Army reforms announced in bid to protect female soldiers from abuse

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After acknowledging serious failures in protecting women in the military from sexual harassment, bullying and discrimination, the government has agreed to a number of reforms.

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The move follows a report by the Commons Defense Committee, which spoke to victims of abuse and prejudice, highlighting the systematic failures that allowed the situation to exist.

One of the major changes being made is that complaints of a sexual nature would be removed from the control of the chain of command that was previously responsible for investigation, and in the process condemned by lawmakers as a “single point of failure”. Went. ,

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But the Defense Ministry refused to act on the committee’s recommendation that rape and sexual assault cases should be moved from military courts to the civilian legal framework. It also refused to limit the appeal time for convicts to six weeks and make the decision of the Military Ombudsman binding.

A Defense Serious Crimes unit headed by a new Provost Marshal will conduct investigations outside the chain of command. The number of army women to sit on the court martial board in cases of alleged sexual offences will be increased. A new sexual exploitation and abuse policy will address the issue of military personnel and sex workers and “ensure that the interests of the victim are given priority”.

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Complaints of bullying, harassment and discrimination will also be moved from the command chain to a new outsourced investigative service, in addition to a smaller number of cases.

The chiefs of staff of the services also promised to look into effective ways to remove people who have been found to have committed sex crimes, or are responsible for inappropriate behavior, but still remain in the armed forces. There will be a revised approach to the prosecution of sexual offenses and a complaint system providing greater anonymity for the victims will be put in place by April 2022.

The Ministry of Defense (MoD) says it wants to have 30 percent of the military inducted into women by 2030 and has a “six-month sprint” on issues such as women’s health policies, equipment and uniforms to facilitate this.

reply to report Protecting those who defend us: From women enlistment in the armed forces to civilian life, the government noted that the document “makes it clear that on several occasions the defense has failed to provide women with the experience they deserve. Our servicemen needed to give their courageous testimony, we needed to hear them, And we will make sure that we keep hearing their voices.

“The service will have a defense-wide strategy for how rape and serious sex crimes are handled within the justice system, recognizing the importance of harm caused by sex crimes to our people and the wider service community… To maintain and develop our women and to give them the confidence that they can succeed, have successful careers in the Armed Forces and cannot be limited.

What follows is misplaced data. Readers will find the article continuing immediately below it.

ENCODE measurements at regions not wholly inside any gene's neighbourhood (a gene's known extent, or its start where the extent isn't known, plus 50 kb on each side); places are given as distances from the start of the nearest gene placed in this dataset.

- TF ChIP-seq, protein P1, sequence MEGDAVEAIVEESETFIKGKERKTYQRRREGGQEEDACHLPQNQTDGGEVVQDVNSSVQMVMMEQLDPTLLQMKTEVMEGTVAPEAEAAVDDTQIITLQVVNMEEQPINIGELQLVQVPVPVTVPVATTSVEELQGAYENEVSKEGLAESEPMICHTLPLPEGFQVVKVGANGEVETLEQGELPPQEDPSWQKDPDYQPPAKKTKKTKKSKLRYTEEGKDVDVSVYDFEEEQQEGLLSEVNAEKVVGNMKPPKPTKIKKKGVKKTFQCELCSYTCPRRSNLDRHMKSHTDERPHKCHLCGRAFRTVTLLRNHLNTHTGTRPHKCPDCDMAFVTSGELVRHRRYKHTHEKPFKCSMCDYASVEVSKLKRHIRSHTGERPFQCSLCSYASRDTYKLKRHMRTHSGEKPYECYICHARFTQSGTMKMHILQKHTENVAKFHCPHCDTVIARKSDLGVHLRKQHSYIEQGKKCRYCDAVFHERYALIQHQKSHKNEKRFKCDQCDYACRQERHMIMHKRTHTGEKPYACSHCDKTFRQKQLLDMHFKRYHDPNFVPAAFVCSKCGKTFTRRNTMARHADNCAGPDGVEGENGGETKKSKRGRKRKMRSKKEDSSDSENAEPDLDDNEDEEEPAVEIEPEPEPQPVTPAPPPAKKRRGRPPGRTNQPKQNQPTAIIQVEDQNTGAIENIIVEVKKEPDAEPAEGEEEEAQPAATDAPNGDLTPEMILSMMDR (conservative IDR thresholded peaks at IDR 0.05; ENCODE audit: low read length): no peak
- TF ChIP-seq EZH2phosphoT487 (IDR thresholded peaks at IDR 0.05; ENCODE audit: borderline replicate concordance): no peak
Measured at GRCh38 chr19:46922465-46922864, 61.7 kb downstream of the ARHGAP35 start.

As well as the Defense Committee report, the government’s decisions were shaped by a review conducted by Air Chief Marshal Sir Michael Wigston in 2019. The Defense Ministry said an inquiry into the prevalence of unacceptable behavior by the RAF chief had made 36 recommendations, of which 22 have been delivered and the rest are “currently being progressed”.

Sarah Atherton MP, chair of the Women in the Armed Forces sub-committee, said: “The power of emotion on this issue is clear, with over 4,100 women contributing to our investigation. There is much more to do, but it is clear that Improving the experiences of women in the Armed Forces is becoming a priority for the Ministry of Defense. I would like to thank Secretary of State for Defense Ben Wallace for his continued commitment to soldiers and veterans.

“Our investigation found that six out of 10 women who had experienced abuse did not complain for fear of the impact on their careers, or because they thought nothing would be done. The fact that a servicewoman was Now one can secure a sexual complaint in the knowledge that her straight chain won’t handle it, that’s a huge step forward.”

Ms Atherton said: “However, it is disappointing that the Defense Ministry has refused to remove rape cases from court martial jurisdiction, while there is clear evidence that the current system has failed to deliver justice.

“The Ministry of Defense has gone a long way on the chain of command role in grievances. This change will make a real difference to the lives of women serving and the women of future service.”

Ms Atherton continued: “However, it is disappointing that the Defense Ministry has refused to remove rape cases from court martial jurisdiction, while there is clear evidence that the current system has failed to deliver justice.

“It is clear that the army is a male-dominated institution and therefore I am happy that the government has set itself ambitious targets… This ambition is welcome: Let us ensure that these goals are met, not missed. “

Defense Secretary Ben Wallace said: “While nearly 90 percent of the women involved in this investigation said they would recommend careers in the armed forces, it is clear that more change is needed. I am grateful to all the women who have served on the Defense Committee. Contributed to the report, we have listened carefully and are implementing bold changes in response.

“Having tested the recommendations with our own Service Women network, we are embracing almost all of them – and in many cases really taking them forward. I look forward to continuing to work together, and make sure we see meaningful progress.”

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Credit: www.independent.co.uk /

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